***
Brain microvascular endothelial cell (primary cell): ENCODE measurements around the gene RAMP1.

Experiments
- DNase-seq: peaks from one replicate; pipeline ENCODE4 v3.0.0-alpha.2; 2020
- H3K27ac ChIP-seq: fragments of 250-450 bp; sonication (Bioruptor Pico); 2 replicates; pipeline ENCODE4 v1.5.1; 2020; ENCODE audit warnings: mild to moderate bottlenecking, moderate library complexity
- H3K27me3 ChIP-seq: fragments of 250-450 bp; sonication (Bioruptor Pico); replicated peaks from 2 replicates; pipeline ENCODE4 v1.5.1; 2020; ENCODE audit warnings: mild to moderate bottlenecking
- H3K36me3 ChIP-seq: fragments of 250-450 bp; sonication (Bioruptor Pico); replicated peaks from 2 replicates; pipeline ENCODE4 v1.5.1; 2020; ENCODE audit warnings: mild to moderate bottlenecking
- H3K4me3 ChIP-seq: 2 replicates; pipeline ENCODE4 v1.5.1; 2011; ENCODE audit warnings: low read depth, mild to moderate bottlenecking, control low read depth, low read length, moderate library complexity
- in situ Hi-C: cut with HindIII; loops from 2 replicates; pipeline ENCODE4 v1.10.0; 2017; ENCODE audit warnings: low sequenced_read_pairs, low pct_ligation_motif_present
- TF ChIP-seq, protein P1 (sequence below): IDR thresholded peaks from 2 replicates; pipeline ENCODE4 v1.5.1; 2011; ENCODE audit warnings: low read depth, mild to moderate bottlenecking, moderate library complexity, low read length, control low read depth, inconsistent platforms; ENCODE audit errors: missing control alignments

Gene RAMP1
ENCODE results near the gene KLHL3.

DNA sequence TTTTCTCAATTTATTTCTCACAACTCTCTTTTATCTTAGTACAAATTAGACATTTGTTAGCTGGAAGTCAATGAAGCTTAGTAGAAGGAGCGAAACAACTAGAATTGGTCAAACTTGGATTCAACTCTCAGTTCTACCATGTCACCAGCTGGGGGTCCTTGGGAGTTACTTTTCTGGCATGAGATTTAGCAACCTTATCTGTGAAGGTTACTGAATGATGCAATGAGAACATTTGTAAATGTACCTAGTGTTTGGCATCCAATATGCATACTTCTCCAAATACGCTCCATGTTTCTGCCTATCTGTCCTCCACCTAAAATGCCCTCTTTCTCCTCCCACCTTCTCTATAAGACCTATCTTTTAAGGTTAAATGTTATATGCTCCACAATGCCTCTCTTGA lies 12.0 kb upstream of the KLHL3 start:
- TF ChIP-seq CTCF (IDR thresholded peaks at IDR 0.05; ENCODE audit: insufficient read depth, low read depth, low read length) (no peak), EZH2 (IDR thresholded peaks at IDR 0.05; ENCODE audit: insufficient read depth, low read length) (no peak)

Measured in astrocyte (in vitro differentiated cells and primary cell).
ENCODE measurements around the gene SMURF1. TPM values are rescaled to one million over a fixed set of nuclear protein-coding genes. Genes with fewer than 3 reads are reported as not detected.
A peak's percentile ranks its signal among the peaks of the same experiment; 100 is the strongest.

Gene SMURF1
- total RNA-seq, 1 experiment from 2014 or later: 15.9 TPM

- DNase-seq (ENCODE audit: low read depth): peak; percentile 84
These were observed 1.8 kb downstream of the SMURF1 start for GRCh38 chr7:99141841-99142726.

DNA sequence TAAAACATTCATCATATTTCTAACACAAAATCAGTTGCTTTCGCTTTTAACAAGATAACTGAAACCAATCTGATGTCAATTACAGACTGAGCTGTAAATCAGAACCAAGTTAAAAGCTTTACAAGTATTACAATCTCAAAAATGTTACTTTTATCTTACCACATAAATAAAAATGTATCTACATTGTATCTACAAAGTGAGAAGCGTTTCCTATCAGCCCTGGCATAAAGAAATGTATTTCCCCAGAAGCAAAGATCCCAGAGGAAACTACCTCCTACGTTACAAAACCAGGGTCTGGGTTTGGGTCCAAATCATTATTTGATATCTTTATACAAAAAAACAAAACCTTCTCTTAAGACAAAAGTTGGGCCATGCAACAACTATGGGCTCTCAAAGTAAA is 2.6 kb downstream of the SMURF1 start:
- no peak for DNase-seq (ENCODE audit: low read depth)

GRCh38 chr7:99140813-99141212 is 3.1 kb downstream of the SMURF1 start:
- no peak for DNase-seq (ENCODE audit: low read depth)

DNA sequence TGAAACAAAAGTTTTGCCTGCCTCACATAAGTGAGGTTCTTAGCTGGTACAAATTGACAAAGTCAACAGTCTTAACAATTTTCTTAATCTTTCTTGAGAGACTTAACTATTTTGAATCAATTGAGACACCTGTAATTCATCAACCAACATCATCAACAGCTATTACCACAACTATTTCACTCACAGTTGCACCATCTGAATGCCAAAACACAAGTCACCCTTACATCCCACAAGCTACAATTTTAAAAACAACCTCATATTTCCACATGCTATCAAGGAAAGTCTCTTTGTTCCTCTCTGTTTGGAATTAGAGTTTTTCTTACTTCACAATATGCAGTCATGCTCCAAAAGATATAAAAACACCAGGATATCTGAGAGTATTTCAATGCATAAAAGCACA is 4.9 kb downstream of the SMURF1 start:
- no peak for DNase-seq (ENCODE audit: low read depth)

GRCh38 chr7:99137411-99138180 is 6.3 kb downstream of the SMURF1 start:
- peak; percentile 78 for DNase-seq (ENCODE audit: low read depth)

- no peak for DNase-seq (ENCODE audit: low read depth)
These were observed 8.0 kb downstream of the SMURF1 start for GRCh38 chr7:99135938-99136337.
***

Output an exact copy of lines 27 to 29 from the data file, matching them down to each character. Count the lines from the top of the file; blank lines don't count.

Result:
GRCh38 chr7:99137411-99138180 is 6.3 kb downstream of the SMURF1 start:
- peak; percentile 78 for DNase-seq (ENCODE audit: low read depth)

- no peak for DNase-seq (ENCODE audit: low read depth)